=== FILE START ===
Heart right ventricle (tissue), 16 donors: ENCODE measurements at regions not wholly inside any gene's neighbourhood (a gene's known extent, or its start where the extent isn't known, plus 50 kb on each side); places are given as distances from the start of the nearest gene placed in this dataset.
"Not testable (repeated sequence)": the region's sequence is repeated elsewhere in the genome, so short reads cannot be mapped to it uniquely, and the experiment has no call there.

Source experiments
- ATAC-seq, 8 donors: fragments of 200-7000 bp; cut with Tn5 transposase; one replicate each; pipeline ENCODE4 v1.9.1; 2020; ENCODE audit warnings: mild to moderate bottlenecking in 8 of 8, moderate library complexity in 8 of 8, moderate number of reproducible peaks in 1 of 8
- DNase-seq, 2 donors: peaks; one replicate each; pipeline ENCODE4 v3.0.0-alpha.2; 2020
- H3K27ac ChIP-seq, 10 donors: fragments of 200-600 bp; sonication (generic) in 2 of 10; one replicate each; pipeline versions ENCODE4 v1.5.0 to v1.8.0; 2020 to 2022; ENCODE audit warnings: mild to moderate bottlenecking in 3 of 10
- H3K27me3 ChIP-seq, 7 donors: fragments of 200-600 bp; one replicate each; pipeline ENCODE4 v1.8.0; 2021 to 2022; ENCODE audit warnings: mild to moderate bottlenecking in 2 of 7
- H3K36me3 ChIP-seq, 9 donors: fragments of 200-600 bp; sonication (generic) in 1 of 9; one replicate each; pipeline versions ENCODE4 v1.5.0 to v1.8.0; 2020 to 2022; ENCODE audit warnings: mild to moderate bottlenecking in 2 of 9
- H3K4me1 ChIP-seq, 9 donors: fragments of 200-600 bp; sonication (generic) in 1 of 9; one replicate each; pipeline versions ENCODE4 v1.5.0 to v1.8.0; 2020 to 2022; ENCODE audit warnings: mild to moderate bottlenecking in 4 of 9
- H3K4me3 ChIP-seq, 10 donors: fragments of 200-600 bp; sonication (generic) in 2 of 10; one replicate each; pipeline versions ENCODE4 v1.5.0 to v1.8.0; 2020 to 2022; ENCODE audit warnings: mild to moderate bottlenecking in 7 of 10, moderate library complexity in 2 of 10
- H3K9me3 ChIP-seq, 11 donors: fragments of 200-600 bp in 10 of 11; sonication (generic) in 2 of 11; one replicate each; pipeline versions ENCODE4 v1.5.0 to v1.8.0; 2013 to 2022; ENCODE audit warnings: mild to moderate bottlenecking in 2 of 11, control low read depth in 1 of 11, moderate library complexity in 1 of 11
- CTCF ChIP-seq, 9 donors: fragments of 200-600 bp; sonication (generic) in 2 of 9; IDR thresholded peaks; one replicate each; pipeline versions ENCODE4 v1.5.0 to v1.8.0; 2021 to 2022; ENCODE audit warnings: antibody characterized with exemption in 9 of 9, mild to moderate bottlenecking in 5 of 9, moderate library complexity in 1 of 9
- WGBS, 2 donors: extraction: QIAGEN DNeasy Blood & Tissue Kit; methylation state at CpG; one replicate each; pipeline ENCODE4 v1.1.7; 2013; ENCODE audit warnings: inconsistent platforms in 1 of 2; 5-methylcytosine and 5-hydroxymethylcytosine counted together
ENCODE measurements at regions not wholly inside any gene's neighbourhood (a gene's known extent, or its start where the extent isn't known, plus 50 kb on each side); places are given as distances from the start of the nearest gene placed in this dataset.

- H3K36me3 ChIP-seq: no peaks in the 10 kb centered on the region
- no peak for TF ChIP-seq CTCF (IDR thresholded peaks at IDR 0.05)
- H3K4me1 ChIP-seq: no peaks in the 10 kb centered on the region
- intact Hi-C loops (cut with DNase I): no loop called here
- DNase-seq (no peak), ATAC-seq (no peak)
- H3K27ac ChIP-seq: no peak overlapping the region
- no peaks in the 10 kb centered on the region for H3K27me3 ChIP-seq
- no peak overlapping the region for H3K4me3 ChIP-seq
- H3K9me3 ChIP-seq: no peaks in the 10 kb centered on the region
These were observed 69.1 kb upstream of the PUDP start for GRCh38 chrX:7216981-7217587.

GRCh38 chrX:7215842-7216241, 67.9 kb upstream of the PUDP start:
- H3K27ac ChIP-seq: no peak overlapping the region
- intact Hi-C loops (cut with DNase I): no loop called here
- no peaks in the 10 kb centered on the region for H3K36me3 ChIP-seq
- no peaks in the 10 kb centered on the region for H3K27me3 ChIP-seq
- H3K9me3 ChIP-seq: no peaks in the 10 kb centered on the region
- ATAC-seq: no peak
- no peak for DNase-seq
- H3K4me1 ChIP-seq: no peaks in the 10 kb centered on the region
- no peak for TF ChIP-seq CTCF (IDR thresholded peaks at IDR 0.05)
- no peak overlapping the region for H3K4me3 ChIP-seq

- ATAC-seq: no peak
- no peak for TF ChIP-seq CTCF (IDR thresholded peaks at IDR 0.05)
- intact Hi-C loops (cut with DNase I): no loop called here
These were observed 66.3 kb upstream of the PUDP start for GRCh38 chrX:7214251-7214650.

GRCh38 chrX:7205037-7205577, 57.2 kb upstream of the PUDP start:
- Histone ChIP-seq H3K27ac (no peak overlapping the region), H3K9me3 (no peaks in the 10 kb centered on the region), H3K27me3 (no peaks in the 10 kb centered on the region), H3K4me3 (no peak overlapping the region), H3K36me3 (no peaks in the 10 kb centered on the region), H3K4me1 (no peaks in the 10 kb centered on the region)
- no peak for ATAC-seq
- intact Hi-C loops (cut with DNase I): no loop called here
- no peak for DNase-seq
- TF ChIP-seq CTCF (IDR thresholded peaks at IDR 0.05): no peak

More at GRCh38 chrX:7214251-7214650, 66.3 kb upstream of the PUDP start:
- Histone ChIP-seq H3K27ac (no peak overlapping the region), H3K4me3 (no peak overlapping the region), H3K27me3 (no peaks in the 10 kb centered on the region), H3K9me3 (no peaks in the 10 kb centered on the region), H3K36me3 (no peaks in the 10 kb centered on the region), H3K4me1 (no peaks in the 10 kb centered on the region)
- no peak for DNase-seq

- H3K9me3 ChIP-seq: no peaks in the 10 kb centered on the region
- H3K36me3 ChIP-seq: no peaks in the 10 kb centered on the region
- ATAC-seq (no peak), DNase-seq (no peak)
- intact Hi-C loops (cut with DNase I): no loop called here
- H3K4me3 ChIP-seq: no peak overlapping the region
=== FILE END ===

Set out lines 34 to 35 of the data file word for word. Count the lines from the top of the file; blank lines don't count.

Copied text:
- no peak for TF ChIP-seq CTCF (IDR thresholded peaks at IDR 0.05)
- no peak overlapping the region for H3K4me3 ChIP-seq